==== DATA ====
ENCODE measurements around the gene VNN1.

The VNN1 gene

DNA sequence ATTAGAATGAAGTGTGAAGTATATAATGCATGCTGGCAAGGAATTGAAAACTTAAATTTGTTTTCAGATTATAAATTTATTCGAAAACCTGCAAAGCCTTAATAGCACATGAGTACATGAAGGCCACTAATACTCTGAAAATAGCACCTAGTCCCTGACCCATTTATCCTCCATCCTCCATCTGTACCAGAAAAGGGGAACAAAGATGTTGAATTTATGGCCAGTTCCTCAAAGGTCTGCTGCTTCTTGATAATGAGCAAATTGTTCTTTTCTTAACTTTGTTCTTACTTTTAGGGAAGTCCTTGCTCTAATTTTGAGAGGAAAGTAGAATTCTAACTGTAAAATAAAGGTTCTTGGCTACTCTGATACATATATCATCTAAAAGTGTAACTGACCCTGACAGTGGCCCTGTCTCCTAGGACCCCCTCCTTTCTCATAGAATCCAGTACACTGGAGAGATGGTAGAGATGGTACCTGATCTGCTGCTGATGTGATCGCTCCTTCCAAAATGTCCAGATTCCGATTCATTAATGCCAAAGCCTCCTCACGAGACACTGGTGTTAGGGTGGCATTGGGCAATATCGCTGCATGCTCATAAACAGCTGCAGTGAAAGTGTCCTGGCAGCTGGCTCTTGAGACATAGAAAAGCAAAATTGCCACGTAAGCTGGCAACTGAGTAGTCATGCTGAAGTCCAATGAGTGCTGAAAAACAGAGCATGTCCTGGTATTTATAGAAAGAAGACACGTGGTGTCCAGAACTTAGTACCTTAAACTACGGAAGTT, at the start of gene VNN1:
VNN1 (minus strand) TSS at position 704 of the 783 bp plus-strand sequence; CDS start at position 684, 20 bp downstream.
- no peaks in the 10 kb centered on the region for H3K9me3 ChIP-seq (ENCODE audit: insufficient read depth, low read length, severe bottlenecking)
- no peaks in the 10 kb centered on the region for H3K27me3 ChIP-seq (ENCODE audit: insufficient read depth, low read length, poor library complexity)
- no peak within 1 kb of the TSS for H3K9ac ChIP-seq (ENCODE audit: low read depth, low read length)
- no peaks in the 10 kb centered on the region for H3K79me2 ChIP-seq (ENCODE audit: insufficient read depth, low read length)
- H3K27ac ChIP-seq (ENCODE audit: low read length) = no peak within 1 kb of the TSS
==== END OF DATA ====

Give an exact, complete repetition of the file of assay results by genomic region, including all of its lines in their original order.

ENCODE measurements around the gene VNN1.

The VNN1 gene

DNA sequence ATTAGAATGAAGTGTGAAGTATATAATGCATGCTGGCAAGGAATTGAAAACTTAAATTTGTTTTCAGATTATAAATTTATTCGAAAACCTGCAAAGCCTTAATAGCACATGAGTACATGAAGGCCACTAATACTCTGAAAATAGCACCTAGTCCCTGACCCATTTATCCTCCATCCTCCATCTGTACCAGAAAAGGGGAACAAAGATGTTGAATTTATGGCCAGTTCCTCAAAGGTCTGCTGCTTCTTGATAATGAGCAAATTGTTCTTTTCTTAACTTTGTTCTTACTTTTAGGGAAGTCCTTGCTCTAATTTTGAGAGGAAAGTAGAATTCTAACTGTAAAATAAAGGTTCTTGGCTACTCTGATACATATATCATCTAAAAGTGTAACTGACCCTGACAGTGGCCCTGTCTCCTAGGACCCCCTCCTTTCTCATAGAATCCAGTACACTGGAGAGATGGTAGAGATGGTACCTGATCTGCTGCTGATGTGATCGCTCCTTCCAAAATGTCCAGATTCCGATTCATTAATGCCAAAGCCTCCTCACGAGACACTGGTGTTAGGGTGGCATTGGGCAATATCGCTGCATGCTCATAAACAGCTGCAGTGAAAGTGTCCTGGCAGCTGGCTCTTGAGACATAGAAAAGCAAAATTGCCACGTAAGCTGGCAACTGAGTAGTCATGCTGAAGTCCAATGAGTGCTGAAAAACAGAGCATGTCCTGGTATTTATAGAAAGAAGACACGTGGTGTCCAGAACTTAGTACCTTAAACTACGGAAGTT, at the start of gene VNN1:
VNN1 (minus strand) TSS at position 704 of the 783 bp plus-strand sequence; CDS start at position 684, 20 bp downstream.
- no peaks in the 10 kb centered on the region for H3K9me3 ChIP-seq (ENCODE audit: insufficient read depth, low read length, severe bottlenecking)
- no peaks in the 10 kb centered on the region for H3K27me3 ChIP-seq (ENCODE audit: insufficient read depth, low read length, poor library complexity)
- no peak within 1 kb of the TSS for H3K9ac ChIP-seq (ENCODE audit: low read depth, low read length)
- no peaks in the 10 kb centered on the region for H3K79me2 ChIP-seq (ENCODE audit: insufficient read depth, low read length)
- H3K27ac ChIP-seq (ENCODE audit: low read length) = no peak within 1 kb of the TSS